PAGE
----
She was born on Sept. 23, 1922, in Hamilton, Texas, and attended the Hockaday School.

She began her career working on stage in the famous Margo Jones Theatre in Dallas. In New York she appeared on Broadway in such plays as Major Barbara, Invitation to a March and Isle of Children.

Among her film credits were roles in The Sugarland Express, Mass Appeal, Love Field, Firecreek, The Philadelphia Experiment and Paradise.

She appeared often on television in such series as Gunsmoke, Perry Mason, Rhoda, Murder She Wrote, Bonanza, Family and The Fugitive.

She appeared in many television movies including Mary and Tim, In the Matter of Karen Ann Quinlan, Dress Gray, and Eccentricities of a Nightingale.

She was married and divorced three times and had lived in Santa Barbara for many years.

LATHAM, Louise (Johnie Louise Latham)
Born: 9/23/1922, Hamilton, Texas, U.S.A.
Died: 2/12/2018, Casa Dorinda, California, U.S.A.

Louise Latham’s westerns – actress:
Bonanza (TV) – 1966, 1971 (Willie Mae Rikeman, Mrs. Harriet Clinton)
A Man Called Shenandoah (TV) – 1966 (Cora Eldridge)
Firecreek – 1968 (Dulcie)
Gunsmoke (TV) – 1968,. 1969, 1970, 1974 (Polly Cade, Louise, Phoebe Clifford, Emilie Sadler, Claire Gentry, Joan Sheperd
Hec Ramsey (TV) – 1973 (Willa Hollister)
Sara – 1976 (Martha Higgins)
The Awakening Land – 1978 (Jary Luckett)

Wednesday, March 21, 2018

RIP Anna-Lisa

Norwegian actor Anna-Lisa Ruud is dead

"It is unbelievably sad."

By Julie Solberg
March 21, 2018

The Norwegian Hollywood actor Anna-Lisa Ruud, known from television series such as Death Valley Days, Run for Your Life and That Girl, fell asleep at the Smesthjem in Oslo on Wednesday, 85 years old.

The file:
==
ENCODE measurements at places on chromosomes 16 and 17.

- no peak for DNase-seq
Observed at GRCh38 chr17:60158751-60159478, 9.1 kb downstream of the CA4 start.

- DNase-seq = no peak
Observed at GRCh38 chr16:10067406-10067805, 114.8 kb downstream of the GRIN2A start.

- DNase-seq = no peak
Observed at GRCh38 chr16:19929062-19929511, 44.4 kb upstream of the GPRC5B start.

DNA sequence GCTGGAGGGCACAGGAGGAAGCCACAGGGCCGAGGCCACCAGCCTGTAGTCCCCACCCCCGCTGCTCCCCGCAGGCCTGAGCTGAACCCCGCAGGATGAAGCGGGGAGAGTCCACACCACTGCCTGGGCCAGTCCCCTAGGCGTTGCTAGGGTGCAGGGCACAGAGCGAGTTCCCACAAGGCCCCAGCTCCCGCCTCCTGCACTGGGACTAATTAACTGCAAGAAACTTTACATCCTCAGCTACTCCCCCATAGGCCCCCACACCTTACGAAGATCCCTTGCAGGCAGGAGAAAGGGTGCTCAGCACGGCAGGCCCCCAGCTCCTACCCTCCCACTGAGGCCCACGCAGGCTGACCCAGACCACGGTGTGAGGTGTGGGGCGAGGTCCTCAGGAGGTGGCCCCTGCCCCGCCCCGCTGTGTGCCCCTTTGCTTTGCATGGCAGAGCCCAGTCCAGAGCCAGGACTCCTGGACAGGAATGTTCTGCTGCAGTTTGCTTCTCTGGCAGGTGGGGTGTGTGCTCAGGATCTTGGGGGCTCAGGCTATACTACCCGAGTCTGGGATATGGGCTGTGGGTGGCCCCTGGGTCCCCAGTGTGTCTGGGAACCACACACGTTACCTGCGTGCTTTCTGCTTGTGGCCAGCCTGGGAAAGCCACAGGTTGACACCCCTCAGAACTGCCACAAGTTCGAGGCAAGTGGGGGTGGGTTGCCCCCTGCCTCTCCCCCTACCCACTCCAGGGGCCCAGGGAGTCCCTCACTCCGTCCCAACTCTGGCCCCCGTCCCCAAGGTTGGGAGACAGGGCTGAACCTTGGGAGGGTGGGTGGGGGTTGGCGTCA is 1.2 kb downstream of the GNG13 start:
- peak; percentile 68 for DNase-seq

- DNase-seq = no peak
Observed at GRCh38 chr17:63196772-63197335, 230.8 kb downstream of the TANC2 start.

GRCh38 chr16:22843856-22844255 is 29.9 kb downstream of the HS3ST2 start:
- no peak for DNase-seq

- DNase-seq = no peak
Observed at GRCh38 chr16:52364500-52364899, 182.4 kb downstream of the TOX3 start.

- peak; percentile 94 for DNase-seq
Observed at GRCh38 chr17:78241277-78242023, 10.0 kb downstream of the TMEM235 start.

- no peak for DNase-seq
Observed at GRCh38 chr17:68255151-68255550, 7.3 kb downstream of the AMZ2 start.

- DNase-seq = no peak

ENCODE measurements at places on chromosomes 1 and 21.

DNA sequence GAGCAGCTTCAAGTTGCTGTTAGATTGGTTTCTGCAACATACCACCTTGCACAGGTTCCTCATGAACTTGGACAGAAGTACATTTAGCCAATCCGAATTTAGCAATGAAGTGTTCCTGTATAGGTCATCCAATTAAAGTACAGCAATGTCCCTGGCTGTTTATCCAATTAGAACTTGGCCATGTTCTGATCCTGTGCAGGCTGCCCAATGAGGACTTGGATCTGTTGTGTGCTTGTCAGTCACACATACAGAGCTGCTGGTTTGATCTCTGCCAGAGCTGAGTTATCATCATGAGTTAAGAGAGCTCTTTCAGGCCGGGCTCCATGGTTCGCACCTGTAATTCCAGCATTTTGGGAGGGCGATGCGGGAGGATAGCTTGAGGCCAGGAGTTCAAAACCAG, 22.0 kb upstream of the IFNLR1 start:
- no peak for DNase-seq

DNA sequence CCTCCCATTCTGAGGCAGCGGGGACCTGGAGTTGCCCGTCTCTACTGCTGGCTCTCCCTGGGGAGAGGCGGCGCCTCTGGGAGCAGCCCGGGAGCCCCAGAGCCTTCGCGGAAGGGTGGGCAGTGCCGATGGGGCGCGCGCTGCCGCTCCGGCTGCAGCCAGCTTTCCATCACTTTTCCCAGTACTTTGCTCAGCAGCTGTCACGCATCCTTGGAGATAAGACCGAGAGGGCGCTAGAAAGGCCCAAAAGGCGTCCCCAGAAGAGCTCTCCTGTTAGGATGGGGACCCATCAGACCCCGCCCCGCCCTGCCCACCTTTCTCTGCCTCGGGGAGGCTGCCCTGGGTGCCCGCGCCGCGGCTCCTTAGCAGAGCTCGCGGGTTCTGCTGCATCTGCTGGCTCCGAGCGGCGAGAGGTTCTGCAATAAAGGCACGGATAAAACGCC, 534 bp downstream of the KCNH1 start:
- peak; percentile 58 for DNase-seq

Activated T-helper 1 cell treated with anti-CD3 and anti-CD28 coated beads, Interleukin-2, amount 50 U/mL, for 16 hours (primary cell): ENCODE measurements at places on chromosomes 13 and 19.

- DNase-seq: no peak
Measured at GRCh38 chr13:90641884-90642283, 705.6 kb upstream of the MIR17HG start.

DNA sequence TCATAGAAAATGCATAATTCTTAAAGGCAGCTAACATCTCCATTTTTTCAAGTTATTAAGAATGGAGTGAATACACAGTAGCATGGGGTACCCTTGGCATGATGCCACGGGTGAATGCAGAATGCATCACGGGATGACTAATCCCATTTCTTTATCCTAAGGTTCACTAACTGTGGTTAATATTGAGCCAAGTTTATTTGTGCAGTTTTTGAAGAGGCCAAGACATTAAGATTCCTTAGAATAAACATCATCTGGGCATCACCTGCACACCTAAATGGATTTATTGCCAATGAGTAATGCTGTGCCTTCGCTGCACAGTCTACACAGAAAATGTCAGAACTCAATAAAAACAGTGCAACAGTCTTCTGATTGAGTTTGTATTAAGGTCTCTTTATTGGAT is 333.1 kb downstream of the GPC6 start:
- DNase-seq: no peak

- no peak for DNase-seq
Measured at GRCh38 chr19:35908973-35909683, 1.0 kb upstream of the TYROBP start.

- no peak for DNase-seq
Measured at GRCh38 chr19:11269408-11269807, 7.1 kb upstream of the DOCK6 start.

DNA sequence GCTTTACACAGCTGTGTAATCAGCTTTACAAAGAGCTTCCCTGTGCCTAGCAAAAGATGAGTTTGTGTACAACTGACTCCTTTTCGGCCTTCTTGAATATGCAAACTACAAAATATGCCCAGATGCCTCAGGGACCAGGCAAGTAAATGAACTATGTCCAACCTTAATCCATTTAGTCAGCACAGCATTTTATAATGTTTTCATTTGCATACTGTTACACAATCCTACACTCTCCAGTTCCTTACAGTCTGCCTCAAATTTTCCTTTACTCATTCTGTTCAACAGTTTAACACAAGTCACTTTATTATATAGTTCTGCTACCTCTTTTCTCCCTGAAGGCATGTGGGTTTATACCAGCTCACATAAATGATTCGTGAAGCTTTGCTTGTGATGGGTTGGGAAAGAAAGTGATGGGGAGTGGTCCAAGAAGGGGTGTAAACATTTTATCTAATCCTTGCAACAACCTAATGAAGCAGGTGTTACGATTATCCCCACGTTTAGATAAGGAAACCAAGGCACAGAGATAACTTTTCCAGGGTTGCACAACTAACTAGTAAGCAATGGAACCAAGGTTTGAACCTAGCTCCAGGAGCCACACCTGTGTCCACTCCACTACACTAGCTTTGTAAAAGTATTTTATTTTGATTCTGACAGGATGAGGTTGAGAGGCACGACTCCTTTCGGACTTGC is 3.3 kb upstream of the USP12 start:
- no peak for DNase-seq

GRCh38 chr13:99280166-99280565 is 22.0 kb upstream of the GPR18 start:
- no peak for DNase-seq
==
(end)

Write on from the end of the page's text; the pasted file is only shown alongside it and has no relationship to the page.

She died today at 13:15, Ruud's cousin, and closest relatives in Norway, Grace Turil Rasmussen, can confirm to Dagbladet., Ruud lived the last two years at Smestadhjemmet.

Good friends

Throughout her young life, Anna-Lisa Ruud lived in Hollywood where she performed her childhood dream as an actor. There she was named Anna-Lisa, but was born Anne Lise Ruud in Norway.

"We did not have much contact when she lived in the United States, but when she moved home to Norway we were much together. She rented a summer house in Son, where I have visited her a lot, Rasmussen says to Dagbladet.

Rasmussen remembers Anna-Lisa Ruud as a very social, positive and gentle lady whom she enjoyed spending time with.

18 years in the United States

When Anna-Lisa Ruud was only 21 years old she moved to California. There she got her job as an au pair. During the nights she worked at McDonalds and on the day she studied drama next to the au pair job.

In 1958 she got a lead in the Western Sugarfoot series.

"I would be a Nordic mail order that was sent somewhere in the wilderness. My opponent was as unknown as me. He did not have a car so I had to pick him up every day at his shabby motel. Charles Bronson, he, told Ruud in a previous interview with Dagbladet.

After 18 years, 150 TV shows and more plays, Ruud got enough. In 1972, she moved to India and then returned to Norway where she worked at the National Theater, Oslo New Theater and Dock Theater.

"There was so much sad around me.
Great young people took their lives and everything was about getting roles. I was so tired of running for a carrot without knowing where I could, she could tell in a previous interview with Dagbladet.

Written book

Niels Petter Solberg has known Ruud for the past 20 years. He first became familiar with her when he was writing a book about Norwegian foreign stars.

"It was unbelievably sad when I got the message about Anna-Lisa's passing earlier today. We were good friends, he told Dagbladet.